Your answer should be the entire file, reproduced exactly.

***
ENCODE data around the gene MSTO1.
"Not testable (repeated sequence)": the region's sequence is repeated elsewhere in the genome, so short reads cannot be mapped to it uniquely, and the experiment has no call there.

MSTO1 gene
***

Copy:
ENCODE data around the gene MSTO1.
"Not testable (repeated sequence)": the region's sequence is repeated elsewhere in the genome, so short reads cannot be mapped to it uniquely, and the experiment has no call there.

MSTO1 gene